Homebodies live on the edge

Jun 20, 2006
Brush-tailed rock wallaby
Brush-tailed rock wallaby

Scientists have discovered that an endangered Australian rock wallaby loves home so much, it rarely ventures more than a few hundred metres away. The brush-tailed rock wallaby lives in remote pockets of The Great Dividing Range, through Victoria up to Queensland.

University of Queensland PhD student Stephanie Hazlitt, from UQ's School of Integrative Biology, has found that brush-tailed rock wallabies rarely move to other colonies even when neighbours are linked by suitable habitat.

Ms Hazlitt said female brush-tailed rock wallabies moved no more than a few hundred metres away from their homes among the boulders and scrub of the cliff face.

During the study of two wallaby colonies at Killarney and Crows Nest, between Warwick and Toowoomba, female wallabies strayed less than 200 metres and were creating their own families in their mum's backyard.

“It's unexpected for the brush-tailed rock wallaby to show such restricted movement over their lifetime,” Ms Hazlitt said.

“Other rock wallaby species are known to travel up to three kilometres in one day for water.”

The brush-tailed rock wallaby is endangered in New South Wales, critically endangered in Victoria and vulnerable in Queensland.

Ms Hazlitt said her research showed that the best way to conserve the rock wallaby was to protect habitats of current colonies and control feral pests.

“When you're trying to manage this species they're not going anywhere,” she said.

“Unfortunately this means that as soon as you fragment their habitat or introduce predators, you isolate colonies which make them highly susceptible to problems with inbreeding and even local extinction.”

Ms Hazlitt has been studying the brush-tailed rock-wallaby since 2002, when she came to Australia from Canada on an International Post Graduate Research Scholarship.

She has tracked, weighed, observed and recorded a range of vital statistics of the brush-tailed rock wallaby and used radio collars to track them and taken tissue samples to record their DNA and study gene flow.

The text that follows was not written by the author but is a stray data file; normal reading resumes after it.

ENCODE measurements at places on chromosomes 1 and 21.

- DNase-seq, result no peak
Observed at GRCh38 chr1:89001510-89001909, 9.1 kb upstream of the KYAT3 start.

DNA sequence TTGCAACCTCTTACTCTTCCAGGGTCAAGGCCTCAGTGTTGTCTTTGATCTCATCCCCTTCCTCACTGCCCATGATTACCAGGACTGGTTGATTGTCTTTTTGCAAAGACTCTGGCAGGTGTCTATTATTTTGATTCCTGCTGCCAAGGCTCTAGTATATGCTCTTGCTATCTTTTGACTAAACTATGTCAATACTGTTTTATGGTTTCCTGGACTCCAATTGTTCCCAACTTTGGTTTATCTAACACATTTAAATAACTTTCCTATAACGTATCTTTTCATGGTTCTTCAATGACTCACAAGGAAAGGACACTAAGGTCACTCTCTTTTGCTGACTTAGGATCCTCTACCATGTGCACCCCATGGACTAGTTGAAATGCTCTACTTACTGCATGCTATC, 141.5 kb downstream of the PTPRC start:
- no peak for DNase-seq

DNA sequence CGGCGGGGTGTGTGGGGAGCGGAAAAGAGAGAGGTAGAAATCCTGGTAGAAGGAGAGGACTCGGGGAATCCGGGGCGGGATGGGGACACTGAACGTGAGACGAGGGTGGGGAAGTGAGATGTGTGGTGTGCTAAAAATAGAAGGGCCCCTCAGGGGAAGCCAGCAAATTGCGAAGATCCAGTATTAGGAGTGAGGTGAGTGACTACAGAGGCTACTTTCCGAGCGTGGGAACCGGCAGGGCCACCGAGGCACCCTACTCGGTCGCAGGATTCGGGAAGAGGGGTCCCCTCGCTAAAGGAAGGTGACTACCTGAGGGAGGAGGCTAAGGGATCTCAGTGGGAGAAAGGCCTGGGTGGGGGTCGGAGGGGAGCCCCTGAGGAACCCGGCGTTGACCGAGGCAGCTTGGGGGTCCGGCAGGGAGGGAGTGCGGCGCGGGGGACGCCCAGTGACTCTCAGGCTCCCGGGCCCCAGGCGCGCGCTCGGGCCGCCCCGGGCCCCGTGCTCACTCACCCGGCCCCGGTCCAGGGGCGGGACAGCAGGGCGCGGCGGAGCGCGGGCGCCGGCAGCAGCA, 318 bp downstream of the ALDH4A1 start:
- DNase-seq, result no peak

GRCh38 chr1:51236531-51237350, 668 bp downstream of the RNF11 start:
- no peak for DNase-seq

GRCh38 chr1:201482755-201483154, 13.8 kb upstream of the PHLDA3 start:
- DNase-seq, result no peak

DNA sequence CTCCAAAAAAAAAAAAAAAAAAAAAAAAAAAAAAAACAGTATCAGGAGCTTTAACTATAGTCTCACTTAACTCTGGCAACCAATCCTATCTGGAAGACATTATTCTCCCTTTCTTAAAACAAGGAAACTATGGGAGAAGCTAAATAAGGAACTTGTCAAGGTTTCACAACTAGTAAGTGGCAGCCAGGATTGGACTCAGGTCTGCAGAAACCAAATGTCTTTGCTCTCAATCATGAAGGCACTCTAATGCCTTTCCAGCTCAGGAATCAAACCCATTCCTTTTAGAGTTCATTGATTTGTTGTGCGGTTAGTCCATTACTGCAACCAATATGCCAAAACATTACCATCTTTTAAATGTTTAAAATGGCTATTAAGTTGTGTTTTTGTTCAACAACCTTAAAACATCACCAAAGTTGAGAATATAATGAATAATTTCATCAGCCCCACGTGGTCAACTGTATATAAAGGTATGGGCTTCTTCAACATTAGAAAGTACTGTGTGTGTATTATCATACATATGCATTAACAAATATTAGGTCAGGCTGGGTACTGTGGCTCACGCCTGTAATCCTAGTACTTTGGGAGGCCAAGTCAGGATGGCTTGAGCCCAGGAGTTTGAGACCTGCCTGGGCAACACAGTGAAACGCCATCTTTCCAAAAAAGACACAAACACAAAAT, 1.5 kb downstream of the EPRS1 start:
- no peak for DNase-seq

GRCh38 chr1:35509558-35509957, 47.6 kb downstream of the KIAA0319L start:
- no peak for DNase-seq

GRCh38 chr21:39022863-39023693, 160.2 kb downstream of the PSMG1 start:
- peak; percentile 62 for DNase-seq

The 33-year-old from West End is returning to Canada in July to pursue post-doctoral studies.

Her supervisor, UQ Associate Professor Anne Goldizen, started the detailed study of brush-tailed rock wallabies in 2000 which has been added to by her research students along the way.

Ms Hazlitt said it was vital for the brush-tailed rock wallabies to intimately know their environment to avoid predators such as wedge-tailed eagles, foxes and cats.

She said the rock wallabies should be monitored and conserved in Queensland, as they were in fairly healthy numbers compared to New South Wales and Victoria.

Source: University of Queensland

Explore further: Final pieces to the circadian clock puzzle found

add to favorites email to friend print save as pdf

Related Stories

Prosecutors target credit card thieves overseas

9 hours ago

Criminals from around the world buy and sell stolen credit card information with ease in today's digital age. But if they commit their crime entirely outside the United States, they may be hard to prosecute.

'Grand Theft Auto V' to hit PS4 and Xbox One

11 hours ago

Rockstar Games on Friday announced that the latest installment of its crime-themed blockbuster video game "Grand Theft Auto" will hit PlayStation 4 and Xbox One consoles in November.

Tropical Storm Odile taken on by two NASA satellites

11 hours ago

As Tropical Storm Odile continues to affect Mexico's west coast and stir up dangerous surf, NASA's TRMM and Aqua satellites provided forecasters information on clouds and rainfall in the coast-hugging storm. ...

Recommended for you

Final pieces to the circadian clock puzzle found

5 hours ago

Researchers at the UNC School of Medicine have discovered how two genes – Period and Cryptochrome – keep the circadian clocks in all human cells in time and in proper rhythm with the 24-hour day, as well ...

Measuring modified protein structures

9 hours ago

Swiss researchers have developed a new approach to measure proteins with structures that change. This could enable new diagnostic tools for the early recognition of neurodegenerative diseases to be developed.

New insights in survival strategies of bacteria

9 hours ago

Bacteria are particularly ingenious when it comes to survival strategies. They often create a biofilm to protect themselves from a hostile environment, for example during treatment with antibiotics. A biofilm is a bacterial ...

Bangladesh meet begins to save endangered tigers

9 hours ago

Some 140 tiger experts and government officials from 20 countries met in the Bangladeshi capital Dhaka on Sunday to review progress towards an ambitious goal of doubling their number in the wild by 2022.

Study solves the bluetongue disease 'overwintering' mystery

Sep 12, 2014

The bluetongue virus, which causes a serious disease that costs the cattle and sheep industries in the United States an estimated $125 million annually, manages to survive the winter by reproducing in the insect that transmits ...

User comments : 0